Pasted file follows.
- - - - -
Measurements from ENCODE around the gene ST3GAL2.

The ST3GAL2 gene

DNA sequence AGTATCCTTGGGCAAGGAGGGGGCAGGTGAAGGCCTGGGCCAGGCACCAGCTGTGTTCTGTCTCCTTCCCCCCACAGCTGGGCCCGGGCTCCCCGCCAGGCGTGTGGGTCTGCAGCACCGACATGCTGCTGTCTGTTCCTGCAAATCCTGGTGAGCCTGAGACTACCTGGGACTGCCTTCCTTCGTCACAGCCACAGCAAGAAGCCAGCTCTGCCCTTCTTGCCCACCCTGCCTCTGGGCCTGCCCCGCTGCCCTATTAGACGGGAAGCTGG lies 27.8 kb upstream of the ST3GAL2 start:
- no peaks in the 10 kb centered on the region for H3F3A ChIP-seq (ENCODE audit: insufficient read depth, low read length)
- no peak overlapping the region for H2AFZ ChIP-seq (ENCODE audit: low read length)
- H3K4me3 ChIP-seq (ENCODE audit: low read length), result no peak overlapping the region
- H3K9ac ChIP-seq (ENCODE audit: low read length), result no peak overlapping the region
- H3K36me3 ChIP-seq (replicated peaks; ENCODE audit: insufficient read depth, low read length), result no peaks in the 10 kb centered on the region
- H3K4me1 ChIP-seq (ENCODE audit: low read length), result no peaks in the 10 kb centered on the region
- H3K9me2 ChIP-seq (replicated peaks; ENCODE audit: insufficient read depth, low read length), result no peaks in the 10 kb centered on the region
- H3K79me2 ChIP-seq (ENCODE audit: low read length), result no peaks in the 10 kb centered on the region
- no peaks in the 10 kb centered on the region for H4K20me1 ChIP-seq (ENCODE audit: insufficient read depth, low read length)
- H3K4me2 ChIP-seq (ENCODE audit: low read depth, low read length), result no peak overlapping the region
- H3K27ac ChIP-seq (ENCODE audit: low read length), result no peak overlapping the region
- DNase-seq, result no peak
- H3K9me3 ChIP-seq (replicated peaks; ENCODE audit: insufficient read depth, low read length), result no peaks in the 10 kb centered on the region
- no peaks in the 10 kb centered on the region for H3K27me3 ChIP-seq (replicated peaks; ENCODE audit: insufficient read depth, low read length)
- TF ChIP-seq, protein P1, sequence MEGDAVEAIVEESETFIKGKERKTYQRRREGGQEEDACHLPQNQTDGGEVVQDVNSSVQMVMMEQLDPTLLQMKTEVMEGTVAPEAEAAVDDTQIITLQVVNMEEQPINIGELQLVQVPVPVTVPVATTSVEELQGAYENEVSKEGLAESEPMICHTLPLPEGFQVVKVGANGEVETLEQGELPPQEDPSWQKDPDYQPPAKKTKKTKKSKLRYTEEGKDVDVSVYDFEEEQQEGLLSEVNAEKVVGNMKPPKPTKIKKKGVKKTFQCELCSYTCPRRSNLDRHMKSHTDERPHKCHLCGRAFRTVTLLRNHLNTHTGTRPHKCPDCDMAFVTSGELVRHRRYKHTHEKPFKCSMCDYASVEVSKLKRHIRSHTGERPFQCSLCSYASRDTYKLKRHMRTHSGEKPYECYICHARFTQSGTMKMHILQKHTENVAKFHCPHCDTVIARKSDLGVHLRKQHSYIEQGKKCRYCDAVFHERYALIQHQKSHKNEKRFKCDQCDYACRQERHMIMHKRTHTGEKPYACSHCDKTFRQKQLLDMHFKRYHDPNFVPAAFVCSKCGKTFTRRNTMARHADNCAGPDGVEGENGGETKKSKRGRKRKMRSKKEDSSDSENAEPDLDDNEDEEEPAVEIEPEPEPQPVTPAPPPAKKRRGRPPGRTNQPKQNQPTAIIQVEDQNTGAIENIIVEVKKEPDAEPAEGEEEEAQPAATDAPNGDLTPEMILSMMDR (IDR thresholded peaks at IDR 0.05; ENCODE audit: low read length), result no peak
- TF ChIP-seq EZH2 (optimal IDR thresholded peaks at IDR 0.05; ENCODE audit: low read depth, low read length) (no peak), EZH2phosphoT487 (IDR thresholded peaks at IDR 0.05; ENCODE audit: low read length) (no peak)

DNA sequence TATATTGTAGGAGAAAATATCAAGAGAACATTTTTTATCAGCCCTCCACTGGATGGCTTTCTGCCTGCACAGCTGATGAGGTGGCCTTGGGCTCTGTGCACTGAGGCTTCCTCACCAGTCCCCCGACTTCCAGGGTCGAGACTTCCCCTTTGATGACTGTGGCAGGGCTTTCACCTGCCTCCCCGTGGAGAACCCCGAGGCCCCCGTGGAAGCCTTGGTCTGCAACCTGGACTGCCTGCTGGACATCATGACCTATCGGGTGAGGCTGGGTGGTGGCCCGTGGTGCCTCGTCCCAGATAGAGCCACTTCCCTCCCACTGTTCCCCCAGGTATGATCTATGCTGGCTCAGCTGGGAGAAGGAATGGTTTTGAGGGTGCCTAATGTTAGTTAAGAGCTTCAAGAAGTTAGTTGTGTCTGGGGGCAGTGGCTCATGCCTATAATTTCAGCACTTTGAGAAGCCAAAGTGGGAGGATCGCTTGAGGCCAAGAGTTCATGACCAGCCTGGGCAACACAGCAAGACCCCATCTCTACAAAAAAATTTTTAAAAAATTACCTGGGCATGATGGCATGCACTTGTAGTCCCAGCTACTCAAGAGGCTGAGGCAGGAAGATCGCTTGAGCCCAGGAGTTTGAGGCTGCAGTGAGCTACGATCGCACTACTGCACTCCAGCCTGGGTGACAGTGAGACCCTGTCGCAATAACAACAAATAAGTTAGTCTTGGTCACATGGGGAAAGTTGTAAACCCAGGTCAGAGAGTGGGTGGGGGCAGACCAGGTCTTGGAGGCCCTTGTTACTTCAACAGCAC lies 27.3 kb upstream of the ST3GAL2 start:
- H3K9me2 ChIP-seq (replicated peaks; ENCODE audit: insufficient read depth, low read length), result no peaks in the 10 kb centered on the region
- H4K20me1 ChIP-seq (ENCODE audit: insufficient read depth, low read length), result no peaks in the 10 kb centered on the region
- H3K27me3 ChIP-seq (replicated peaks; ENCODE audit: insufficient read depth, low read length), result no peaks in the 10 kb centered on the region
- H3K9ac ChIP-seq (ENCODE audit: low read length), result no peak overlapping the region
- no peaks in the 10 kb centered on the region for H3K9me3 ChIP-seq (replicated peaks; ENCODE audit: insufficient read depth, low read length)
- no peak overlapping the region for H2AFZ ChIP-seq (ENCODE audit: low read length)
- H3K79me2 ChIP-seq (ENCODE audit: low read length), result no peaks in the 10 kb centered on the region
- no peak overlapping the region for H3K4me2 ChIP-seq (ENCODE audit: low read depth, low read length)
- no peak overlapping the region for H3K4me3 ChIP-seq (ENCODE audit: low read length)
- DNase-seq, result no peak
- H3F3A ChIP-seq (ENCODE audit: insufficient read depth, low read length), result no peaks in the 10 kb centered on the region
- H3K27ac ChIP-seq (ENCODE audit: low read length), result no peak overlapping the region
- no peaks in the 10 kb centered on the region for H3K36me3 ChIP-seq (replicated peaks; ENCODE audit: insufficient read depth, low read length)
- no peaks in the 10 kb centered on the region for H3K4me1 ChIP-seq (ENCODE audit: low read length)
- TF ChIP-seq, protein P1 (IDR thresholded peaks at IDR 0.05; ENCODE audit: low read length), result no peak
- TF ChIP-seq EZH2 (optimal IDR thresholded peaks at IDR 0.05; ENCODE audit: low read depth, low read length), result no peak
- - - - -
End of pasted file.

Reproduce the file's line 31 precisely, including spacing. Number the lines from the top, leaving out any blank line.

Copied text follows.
- H3F3A ChIP-seq (ENCODE audit: insufficient read depth, low read length), result no peaks in the 10 kb centered on the region